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Monday, 30 January 2012

cambodia and onwards

Just completed our two weeks in cambodia and loved every second of it, temples, beaches and more crazy bus drivers!!!

Silver Pagoda
Gemma suitably dressed!
We crossed from Ho Chi Min city over to Phenom Phen where we frantically rushed around trying to see everything in the two days we had. For those who don't know, Cambodia had a civil war in 1975 which lead to the entire population of Phenom Phen being moved out of the city and into the coutryside for reeducation and forced manual labour for 16hours of every day. Those people deemed to be enemies of the state (anyone who was educated) were gradually captured and detained inside a terrible prison known as S21. Of the 20,000 people plus who entered the prison only 6 survived. The rest were tortured to death in the most horrific fashion. The prison has been pretty much left in the same state as it was then, blood stains still evident on floors and walls. The experience was pretty depressing as you can imagine but interesting non-the-less. It is always shocking to know quite how deep humanity can sink. The total number of people killed by the Kumer Rouge regime is still unkown but is estimated between one and three million. One statistic suggests that one in every five Cambodians were killed during this period. After this rather harrowing experience we required some entertainment of a slightly more light hearted nature, so we went to the cinema and watch 'The Imortals.' For those of you unaware of this film it is two hours of gratuitous violence and killing, although Gemma found solace in the rather limited wardrobe of the entire male cast! We took in some culture at the Silver Palace which contrary to its name it is in fact a whole complex of beautiful palaces and temples well worth seeing. Gemma was deemed to be under dressed for the occasion despite being almost entirely covered up and had to resort to wearing one of my t-shirts. On the way to lunch one day we decided to take a slightly different route and found ourselves walking down an alleyway, which unfortunately turned out to be 'dog meat alley' (our name not theirs). There were some dalmations in cages, even more on spits and some being prepared. Obviously its a cultural thing and I'll try most things while we're out here but I draw the line a dog. We both felt thoroughly sick.

First glimpse of Paradise
on our way to deserted beach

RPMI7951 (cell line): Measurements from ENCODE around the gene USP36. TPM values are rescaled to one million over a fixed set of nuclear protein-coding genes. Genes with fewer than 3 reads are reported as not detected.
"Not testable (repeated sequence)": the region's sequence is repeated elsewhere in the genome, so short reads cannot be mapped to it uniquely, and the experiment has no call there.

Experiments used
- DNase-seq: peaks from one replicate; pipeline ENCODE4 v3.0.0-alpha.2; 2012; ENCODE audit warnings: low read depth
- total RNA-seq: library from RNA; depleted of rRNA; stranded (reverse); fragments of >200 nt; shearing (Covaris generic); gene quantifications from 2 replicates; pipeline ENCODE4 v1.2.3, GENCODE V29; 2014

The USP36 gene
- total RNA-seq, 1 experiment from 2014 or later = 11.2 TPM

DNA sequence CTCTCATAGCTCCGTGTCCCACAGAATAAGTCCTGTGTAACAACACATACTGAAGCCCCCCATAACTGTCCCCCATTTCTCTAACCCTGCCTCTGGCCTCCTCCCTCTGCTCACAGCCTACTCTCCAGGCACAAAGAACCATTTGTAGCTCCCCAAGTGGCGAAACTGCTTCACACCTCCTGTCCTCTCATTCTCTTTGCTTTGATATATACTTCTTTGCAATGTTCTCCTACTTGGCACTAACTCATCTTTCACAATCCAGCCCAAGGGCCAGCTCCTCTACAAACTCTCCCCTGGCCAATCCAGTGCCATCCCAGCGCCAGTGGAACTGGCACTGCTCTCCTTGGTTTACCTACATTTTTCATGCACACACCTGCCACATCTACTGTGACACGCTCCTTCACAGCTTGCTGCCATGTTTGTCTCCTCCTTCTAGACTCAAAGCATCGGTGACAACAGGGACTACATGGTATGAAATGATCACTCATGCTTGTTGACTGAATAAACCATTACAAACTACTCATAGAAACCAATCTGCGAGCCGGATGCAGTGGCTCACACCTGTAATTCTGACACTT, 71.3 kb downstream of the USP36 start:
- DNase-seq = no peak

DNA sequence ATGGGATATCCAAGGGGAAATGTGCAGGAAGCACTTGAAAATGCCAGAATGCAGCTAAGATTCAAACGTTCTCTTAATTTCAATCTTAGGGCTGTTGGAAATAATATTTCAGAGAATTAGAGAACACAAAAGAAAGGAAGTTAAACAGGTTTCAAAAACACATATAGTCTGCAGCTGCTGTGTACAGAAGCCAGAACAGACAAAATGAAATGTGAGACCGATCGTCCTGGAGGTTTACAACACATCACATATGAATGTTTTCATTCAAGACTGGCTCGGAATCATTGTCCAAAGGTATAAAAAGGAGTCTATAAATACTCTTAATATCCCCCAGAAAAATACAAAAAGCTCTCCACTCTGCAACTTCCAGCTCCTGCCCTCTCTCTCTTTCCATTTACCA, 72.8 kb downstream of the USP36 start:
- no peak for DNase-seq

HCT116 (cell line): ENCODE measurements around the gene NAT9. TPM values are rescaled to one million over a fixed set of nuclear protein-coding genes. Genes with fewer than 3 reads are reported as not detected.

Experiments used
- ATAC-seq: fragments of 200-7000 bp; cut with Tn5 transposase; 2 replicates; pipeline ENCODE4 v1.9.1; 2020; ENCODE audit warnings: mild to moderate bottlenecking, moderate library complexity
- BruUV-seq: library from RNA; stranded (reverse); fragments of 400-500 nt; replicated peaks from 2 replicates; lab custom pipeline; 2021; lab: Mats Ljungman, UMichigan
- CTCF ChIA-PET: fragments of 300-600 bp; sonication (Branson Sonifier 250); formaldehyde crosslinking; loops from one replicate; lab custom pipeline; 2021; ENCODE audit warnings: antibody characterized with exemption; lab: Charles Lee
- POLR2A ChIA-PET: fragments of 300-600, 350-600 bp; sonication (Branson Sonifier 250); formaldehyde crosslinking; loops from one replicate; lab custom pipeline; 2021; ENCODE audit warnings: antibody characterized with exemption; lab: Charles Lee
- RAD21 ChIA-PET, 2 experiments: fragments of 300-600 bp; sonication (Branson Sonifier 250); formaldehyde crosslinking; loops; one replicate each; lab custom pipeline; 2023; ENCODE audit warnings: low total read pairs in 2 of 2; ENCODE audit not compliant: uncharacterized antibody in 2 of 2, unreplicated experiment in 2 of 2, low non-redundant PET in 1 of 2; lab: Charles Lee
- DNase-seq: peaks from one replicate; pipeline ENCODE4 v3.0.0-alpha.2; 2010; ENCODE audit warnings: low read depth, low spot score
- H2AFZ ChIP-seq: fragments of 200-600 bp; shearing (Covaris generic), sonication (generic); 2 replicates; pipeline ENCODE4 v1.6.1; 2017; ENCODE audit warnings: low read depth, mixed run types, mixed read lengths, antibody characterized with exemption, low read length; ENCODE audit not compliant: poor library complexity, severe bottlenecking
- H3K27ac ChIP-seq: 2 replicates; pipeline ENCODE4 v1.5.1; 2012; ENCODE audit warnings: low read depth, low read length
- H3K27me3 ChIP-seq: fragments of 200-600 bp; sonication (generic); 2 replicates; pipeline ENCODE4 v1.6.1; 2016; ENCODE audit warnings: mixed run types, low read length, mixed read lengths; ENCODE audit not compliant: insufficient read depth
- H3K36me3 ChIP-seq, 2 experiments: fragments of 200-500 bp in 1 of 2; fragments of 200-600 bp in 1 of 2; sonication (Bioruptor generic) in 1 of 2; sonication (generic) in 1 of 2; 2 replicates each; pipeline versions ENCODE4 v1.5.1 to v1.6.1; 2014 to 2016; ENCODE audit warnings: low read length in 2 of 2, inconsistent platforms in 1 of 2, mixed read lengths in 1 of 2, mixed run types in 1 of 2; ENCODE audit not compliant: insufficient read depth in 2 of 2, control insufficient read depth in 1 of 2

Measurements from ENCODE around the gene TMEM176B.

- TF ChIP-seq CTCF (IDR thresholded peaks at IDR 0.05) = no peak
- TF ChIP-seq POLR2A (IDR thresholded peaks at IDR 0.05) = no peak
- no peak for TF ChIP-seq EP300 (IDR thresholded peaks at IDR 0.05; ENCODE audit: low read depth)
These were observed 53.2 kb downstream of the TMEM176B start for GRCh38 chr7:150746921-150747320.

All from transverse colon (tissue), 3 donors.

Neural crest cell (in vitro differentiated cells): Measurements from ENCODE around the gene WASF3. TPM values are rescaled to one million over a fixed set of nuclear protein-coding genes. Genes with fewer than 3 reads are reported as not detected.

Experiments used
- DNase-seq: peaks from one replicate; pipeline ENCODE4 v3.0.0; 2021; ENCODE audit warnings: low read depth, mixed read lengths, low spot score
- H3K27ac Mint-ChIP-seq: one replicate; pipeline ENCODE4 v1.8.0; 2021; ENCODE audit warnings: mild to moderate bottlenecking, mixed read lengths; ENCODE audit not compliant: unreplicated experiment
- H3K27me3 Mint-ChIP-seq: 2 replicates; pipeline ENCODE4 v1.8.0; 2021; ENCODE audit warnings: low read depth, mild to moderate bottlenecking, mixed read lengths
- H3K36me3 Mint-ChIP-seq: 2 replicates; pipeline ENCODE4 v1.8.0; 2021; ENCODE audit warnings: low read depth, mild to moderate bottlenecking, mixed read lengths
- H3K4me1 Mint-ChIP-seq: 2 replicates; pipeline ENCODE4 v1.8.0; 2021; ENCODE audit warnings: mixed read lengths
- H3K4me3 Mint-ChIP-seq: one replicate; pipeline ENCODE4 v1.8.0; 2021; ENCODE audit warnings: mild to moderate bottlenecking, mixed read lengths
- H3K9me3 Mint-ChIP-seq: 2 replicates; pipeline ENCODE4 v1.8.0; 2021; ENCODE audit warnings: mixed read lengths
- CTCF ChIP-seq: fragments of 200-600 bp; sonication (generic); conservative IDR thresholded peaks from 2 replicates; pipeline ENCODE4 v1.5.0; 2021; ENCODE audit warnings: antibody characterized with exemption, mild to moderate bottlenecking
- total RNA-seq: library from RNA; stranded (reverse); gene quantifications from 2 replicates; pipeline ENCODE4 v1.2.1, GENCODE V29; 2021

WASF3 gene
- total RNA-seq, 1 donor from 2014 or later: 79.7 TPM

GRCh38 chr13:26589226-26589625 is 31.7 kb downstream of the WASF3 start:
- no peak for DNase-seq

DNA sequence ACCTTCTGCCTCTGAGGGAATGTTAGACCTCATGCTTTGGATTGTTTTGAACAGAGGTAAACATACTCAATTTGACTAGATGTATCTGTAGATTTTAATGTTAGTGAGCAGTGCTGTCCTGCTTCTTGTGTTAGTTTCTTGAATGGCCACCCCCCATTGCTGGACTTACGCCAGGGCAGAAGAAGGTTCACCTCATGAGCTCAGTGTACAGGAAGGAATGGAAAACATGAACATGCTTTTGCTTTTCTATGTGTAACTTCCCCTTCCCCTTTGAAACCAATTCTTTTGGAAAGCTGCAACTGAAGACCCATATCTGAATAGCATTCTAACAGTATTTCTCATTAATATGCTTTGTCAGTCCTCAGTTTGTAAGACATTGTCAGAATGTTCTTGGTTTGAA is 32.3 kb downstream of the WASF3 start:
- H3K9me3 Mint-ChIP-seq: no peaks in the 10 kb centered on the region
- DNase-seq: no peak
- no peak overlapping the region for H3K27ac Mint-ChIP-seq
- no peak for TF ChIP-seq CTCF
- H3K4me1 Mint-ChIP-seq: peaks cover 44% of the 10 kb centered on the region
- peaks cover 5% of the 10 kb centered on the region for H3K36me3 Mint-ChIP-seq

We jumped on a bus down to the south coast for some beach and party time. We spent a week here, soaking up the sun and meeting plenty of really cool people. We managed to get out to one of the secluded islands off the Cambodia coast for three days. We couldn't get any tickets and thought that we would be stuck on the mainland but in a last ditch attempt to find a agent with space, we ran into a Portuguese couple who had resorted to booking a four person bungalow and seemed more than happy to share having only met us for ten seconds. Thankfully they weren't crazy and we ended up having a really lovely time with them. We did some coasteering to reach a deserted 8km stretch of beach. We found out the next day that there was a jungle path that would have proven much easier but so much less fun! The sand was pure white and the sea was turquoise and crystal clear. The resort name was 'Paradise Beach Bungalows' a title we thought it richly deserved. We tried our hand at scuba diving which was good fun even if the water was slightly less clear further out to sea. In an attempt to make the most of the time on the island we left it a bit tight to get our bus that evening. This wasn't helped by the fact that when we turned up to leave our boat was broken and not going anywhere. In typical Cambodian fashion they cobbled together another plan and plonked us on the 'blue boat,' a notoriously slow and rickety old boat that none of the dive staff wanted to get onto.

The sea was choppy so we got absolutely soaked for the following three hours and there was more than one occassion when we thought the boat would simply capsize. We arrived back in port in the pitch black with only 25minutes to get back to our hostel. We did make it back with two minutes to spare and celebrated with a beer having been told to sit down and wait for our bus which was apparently running late and would be with us soon! Forty minutes later we were in a tuktuk speeding after the bus, which in fact wasn't late and had already left without us! The bus stopped to let us on and thus started the night bus grand prix!!!!!!!

as seen in tomb raider
angkor watt at a very early sunrise

some proper temple scrambling 
Angkor watt from afar
We arrived in Siem Reap having survived yet another night of being thrown around in our reclined seats. The last one for quite a while. The insane part of us is feeling quite sad, the other part massively relieved that we'd survived. Siem Reap was really lovely and our hotel was the cleanest we had stayed in for a long time. Our room did resemble a fish tank for everyone to see in but did have the most comfortable bed so far. The temples of Angkor absolutely blew our minds. Angkor Wat was truely astounding.

Now we are in Bangkok, taking in the sights sounds and smells of the city. The street food is proving to be very enjoyable and even more importantly extremely cheap. We made some new friends on our epic journey across the border and have already had some very silly and drunken nights out. We catch our flight to Borneo in two days and will be very sad to be leaving this part of Asia. We are however very much looking forward to another stay in Singapore airport and another part of our little adventure.

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